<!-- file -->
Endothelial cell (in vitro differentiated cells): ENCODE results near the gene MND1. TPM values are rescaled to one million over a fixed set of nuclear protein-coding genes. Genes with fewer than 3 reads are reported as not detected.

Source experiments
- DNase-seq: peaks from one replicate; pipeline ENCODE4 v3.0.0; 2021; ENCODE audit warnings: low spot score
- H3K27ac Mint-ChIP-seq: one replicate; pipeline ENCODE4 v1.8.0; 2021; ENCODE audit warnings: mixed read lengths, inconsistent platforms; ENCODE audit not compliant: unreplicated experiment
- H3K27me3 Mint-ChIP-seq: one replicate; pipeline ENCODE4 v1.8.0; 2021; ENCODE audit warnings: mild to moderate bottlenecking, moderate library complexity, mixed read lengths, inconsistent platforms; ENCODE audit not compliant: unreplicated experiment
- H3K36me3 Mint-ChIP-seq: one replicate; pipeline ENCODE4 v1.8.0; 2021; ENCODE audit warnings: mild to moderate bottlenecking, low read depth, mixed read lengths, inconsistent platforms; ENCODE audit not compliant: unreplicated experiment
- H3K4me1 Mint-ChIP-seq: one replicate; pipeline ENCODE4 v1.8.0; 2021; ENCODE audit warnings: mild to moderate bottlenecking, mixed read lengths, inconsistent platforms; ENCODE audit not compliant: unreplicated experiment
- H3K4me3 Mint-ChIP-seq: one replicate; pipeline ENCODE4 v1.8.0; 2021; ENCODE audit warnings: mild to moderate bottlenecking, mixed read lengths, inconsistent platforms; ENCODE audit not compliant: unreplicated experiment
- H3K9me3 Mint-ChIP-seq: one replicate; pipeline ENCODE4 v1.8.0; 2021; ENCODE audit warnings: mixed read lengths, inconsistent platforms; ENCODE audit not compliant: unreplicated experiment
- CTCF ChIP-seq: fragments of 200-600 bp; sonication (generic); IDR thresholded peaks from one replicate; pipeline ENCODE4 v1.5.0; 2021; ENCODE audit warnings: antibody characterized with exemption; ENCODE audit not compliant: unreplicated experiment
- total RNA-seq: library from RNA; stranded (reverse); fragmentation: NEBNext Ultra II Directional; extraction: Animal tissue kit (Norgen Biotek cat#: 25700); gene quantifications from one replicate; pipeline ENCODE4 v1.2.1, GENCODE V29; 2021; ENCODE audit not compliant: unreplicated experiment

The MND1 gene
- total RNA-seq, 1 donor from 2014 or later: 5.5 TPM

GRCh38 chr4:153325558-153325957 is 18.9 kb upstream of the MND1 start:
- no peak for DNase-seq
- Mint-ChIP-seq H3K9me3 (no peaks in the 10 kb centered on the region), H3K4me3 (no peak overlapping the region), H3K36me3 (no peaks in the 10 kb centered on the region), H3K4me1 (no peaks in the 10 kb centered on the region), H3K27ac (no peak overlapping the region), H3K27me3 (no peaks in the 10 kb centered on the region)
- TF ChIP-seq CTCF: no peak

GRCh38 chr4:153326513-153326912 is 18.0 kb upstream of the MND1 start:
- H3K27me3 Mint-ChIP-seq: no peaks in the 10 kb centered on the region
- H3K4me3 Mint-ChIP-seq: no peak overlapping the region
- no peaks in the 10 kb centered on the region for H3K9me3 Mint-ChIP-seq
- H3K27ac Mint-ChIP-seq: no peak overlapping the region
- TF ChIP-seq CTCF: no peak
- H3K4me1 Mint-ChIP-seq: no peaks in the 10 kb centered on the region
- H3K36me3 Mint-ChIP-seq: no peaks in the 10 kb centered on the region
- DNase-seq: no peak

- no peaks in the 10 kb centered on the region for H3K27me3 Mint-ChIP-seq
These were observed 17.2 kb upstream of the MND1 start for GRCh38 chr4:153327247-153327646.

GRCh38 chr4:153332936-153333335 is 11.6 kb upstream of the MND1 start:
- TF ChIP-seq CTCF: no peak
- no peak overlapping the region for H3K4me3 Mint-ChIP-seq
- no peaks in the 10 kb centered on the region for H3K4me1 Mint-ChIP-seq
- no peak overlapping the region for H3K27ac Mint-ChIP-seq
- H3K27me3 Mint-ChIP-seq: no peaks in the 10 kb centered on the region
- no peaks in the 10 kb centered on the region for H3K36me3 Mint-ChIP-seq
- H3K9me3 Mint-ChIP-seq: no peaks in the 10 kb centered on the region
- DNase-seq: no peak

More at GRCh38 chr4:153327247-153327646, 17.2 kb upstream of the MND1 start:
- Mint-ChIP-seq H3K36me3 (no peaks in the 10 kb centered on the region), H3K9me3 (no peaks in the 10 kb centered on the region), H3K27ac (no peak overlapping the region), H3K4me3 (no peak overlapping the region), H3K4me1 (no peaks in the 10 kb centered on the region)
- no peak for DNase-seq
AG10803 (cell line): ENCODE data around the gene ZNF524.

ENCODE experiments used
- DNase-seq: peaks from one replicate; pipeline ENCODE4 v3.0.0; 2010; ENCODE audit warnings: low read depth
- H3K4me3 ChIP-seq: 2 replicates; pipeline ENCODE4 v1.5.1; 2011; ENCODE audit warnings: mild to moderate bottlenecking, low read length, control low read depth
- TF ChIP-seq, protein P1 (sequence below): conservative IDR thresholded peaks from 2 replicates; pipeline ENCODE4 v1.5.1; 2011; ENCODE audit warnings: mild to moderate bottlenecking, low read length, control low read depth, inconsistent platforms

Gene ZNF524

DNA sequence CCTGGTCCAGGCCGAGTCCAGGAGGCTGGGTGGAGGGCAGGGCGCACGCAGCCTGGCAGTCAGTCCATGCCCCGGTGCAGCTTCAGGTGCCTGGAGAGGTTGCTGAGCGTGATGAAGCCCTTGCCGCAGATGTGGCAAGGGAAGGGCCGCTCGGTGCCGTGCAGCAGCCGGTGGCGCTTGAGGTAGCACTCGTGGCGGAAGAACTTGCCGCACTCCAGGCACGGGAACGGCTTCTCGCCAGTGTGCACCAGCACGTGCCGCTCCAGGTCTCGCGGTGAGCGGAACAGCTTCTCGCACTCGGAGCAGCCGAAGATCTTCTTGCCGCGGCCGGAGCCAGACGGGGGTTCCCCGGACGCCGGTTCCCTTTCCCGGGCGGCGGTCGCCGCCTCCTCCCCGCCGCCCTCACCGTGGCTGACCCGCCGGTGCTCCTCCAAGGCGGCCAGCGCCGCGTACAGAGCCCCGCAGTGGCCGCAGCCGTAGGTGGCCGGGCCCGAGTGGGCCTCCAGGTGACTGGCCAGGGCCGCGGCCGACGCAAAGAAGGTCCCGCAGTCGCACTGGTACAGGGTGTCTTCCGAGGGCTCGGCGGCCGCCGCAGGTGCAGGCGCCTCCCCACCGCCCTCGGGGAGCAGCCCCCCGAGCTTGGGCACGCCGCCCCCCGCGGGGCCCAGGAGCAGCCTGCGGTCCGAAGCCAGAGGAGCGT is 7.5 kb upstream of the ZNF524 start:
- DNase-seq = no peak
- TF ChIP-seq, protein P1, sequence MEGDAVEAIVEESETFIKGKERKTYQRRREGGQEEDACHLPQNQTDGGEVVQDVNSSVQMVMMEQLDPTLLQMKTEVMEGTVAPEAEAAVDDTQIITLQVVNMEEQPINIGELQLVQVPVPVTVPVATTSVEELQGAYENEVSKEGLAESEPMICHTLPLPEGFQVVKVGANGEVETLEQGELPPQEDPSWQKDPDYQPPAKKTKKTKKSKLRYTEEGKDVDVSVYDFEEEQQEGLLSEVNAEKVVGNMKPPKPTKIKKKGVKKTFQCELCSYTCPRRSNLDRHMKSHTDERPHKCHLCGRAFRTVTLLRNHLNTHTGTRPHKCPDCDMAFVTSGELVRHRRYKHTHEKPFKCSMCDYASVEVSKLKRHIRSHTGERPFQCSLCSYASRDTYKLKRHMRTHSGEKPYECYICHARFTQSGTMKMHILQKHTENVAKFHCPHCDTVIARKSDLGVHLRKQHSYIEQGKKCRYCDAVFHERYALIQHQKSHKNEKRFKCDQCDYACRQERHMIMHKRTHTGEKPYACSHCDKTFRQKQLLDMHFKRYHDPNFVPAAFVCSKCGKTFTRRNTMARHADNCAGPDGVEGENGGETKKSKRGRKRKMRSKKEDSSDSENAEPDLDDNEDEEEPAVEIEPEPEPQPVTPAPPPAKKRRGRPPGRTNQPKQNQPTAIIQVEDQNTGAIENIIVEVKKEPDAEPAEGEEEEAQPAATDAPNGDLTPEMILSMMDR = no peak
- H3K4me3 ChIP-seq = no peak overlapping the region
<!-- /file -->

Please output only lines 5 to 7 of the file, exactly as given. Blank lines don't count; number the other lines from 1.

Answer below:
- H3K27me3 Mint-ChIP-seq: one replicate; pipeline ENCODE4 v1.8.0; 2021; ENCODE audit warnings: mild to moderate bottlenecking, moderate library complexity, mixed read lengths, inconsistent platforms; ENCODE audit not compliant: unreplicated experiment
- H3K36me3 Mint-ChIP-seq: one replicate; pipeline ENCODE4 v1.8.0; 2021; ENCODE audit warnings: mild to moderate bottlenecking, low read depth, mixed read lengths, inconsistent platforms; ENCODE audit not compliant: unreplicated experiment
- H3K4me1 Mint-ChIP-seq: one replicate; pipeline ENCODE4 v1.8.0; 2021; ENCODE audit warnings: mild to moderate bottlenecking, mixed read lengths, inconsistent platforms; ENCODE audit not compliant: unreplicated experiment